Slap Problem

Discussion in 'Technique [BG]' started by P-nut, Jan 30, 2005.

  1. P-nut


    Dec 27, 2004

    I have a problem with my slapping technique.
    When slapping the E and A string, the volume is nearly the same but when I need to slap the G string (which is quite seldom, but I need it for "give it away" or "lessons in love")
    the sound is lower in loudness.

    How can I even my slap tone??

    PS: The pickup is parallel to the strings.
  2. Pacman

    Pacman Layin' Down Time Staff Member Gold Supporting Member

    Apr 1, 2000
    Omaha, Nebraska
    Endorsing Artist: Roscoe Guitars, DR Strings, Aguilar Amplification
    Slap lighter on lower strings. You don't need to smash your strings to get a good slap tone, quite the contrary. Slap lightly and let the string speak.
  3. tucker

    tucker Guest

    Jan 21, 2001
    North Carolina
  4. Tnavis


    Feb 25, 2003
    Minneapolis, MN
    Which thumb style do you use? Do you bounce your thumb off of the string, or do you "thumb through" the string?
  5. jvbjr


    Jan 8, 2005
    More mass = more signal = more volume.

    Other than changing your technique, you can raise the treble side, or lower the bass side of your pick-ups to even things up, or use a compressor.
  6. Kevjmyers


    Dec 10, 2004
    Boulder. CO
    What about buying two different sets of strings? One set for the third and fourth strings and another set for the first and second? I've never tried it, does it help alot? I'd imagine it would for someone who specializes in a slap/pop technique.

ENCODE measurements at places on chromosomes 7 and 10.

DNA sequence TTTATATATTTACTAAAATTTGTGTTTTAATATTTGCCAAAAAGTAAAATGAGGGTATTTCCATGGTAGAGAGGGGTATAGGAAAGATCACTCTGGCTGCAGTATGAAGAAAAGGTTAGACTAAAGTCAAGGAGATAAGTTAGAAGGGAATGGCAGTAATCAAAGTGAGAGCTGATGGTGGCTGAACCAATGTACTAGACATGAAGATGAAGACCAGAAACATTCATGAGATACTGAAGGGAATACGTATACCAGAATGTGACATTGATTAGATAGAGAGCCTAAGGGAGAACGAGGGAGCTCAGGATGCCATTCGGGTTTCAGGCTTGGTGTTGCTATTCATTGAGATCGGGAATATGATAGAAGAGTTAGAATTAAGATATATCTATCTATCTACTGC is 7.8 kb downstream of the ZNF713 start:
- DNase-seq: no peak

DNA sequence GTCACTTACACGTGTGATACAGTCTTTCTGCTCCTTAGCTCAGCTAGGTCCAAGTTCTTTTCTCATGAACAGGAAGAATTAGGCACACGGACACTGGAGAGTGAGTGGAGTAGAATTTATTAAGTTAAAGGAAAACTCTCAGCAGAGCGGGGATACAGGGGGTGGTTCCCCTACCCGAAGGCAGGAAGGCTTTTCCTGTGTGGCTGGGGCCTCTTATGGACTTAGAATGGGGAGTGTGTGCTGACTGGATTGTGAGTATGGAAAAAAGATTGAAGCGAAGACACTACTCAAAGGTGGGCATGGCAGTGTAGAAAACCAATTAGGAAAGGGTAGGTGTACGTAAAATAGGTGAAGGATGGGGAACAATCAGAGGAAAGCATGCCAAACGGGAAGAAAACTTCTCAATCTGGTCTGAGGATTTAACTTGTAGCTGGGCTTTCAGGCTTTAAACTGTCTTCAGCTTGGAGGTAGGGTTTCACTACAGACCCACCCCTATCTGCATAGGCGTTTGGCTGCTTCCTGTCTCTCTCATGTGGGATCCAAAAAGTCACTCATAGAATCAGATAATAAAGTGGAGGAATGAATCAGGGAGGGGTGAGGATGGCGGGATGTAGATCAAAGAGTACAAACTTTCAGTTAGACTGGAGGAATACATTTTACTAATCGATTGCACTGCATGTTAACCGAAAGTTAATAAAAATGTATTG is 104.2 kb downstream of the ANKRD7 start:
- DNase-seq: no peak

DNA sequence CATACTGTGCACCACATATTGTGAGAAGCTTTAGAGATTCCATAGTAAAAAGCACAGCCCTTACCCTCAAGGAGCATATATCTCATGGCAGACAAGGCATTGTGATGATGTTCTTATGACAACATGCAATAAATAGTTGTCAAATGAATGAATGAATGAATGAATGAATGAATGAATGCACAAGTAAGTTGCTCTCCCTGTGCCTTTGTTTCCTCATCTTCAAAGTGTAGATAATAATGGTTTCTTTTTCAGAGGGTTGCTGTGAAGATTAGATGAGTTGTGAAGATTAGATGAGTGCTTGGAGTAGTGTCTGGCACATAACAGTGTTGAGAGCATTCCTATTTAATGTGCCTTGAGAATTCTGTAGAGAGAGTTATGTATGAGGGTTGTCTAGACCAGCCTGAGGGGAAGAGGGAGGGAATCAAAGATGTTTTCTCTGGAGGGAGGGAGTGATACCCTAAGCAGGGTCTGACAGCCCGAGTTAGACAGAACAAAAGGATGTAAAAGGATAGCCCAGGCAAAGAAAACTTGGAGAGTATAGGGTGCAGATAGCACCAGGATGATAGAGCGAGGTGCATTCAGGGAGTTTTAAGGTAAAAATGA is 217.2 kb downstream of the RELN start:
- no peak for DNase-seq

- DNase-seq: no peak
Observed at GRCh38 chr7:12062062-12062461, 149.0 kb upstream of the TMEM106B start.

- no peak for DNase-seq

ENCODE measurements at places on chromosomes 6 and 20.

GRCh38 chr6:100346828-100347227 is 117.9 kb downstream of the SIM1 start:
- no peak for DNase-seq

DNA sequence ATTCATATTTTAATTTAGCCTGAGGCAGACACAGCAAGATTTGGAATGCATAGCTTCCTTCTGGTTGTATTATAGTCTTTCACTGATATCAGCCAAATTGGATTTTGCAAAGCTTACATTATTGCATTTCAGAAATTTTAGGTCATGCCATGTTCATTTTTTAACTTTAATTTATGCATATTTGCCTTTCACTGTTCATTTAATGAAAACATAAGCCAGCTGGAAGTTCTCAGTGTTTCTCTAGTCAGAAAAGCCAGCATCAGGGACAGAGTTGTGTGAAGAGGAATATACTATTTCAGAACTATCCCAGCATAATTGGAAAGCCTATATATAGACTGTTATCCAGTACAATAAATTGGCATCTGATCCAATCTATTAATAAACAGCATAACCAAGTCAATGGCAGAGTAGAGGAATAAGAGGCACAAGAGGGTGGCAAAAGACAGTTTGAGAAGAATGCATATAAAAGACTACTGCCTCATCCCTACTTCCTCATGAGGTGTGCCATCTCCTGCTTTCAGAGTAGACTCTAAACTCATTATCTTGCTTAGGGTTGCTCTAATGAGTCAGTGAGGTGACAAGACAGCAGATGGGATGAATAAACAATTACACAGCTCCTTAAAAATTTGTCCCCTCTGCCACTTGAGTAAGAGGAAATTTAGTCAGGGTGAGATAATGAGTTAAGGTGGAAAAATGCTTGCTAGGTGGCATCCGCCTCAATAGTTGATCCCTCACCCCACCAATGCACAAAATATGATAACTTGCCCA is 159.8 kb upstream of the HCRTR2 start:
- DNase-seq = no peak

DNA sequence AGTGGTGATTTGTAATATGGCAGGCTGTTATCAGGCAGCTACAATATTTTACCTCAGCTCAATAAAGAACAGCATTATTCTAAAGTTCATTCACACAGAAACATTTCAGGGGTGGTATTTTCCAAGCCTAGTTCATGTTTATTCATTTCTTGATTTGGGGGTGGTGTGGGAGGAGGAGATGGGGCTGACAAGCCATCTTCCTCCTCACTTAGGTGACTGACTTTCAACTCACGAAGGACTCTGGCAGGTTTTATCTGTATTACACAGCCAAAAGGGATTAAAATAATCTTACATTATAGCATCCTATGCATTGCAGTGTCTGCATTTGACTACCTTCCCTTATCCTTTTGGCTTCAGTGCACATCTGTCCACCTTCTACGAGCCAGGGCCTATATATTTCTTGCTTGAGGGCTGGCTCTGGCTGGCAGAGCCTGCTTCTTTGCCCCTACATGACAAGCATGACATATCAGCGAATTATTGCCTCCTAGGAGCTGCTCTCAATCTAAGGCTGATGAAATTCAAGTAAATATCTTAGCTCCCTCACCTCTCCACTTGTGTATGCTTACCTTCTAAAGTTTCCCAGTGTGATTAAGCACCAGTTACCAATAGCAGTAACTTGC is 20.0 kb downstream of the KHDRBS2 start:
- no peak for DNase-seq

7. chadrock


    Dec 22, 2004
    are you 'popping' the 'g' string? that would surely give you a better sound on your higher strings. just practice alternating between thumb and forefinger (or slap and pop) to get a even groove and a feel for using 'pop'. ;)
  8. Brad Johnson

    Brad Johnson Commercial User

    Mar 8, 2000
    Gaithersburg, Md
    Boom Bass Cabinets, DR strings
    Not necessary. This is a technique issue, not a string issue. You don't need special strings for slap.

    Pacman's advice holds the key.
  9. JimK


    Dec 12, 1999
    Hey Brad-
    Back in the day(about '75), I used Labella tapewound strings...FME, they didn't work at all for slap bass.
    And this was right when the Bro Js came out with their stuff, too.
    My world changed when I finally went the roundwound route.
    Nowadaze, I'm pretty convinced I can slap/pop any bass with any kinda string(maybe not "well"; that's another story)...I'm pretty sure I had a Technical issue back then, though string technology is now light years ahead of what was available to me back in '75.
    Just one man's observation.

    In the initial post, it sounds like "P-Nut" is slapping his "G" string. That's OK; my Pre-CBS Fender P-bass didn't like having its "G"-string popped, I used the Thumb exclusively on that bass for this style.
    IIRC(& I do recall), I played through either a Bassman or Music Man 65 with the Bass and Treble UP-UP-UP.
    I also made sure to strike the "G" string with part of the thumb actually hitting part of the neck...that little piece of wood just past the last fret.

    When you're playing a 'log' like I had, you gotta make do.
  10. Brad Johnson

    Brad Johnson Commercial User

    Mar 8, 2000
    Gaithersburg, Md
    Boom Bass Cabinets, DR strings
    That's why I said it was a technique issue... when I started I couldn't do a lot of things;). Now set up is more of a factor than strings for me. No, I can't get flats to sound like Rotosounds but I can definitely slap on them:D

    The touch required on each string is different... after you get it under your belt it becomes second nature (IME) and I don't even think about it... unless asked.

    BTW I have some Labella Black tapewounds on a Stambaugh fretless 5 and they have a serious old school Louis Johnson vibe.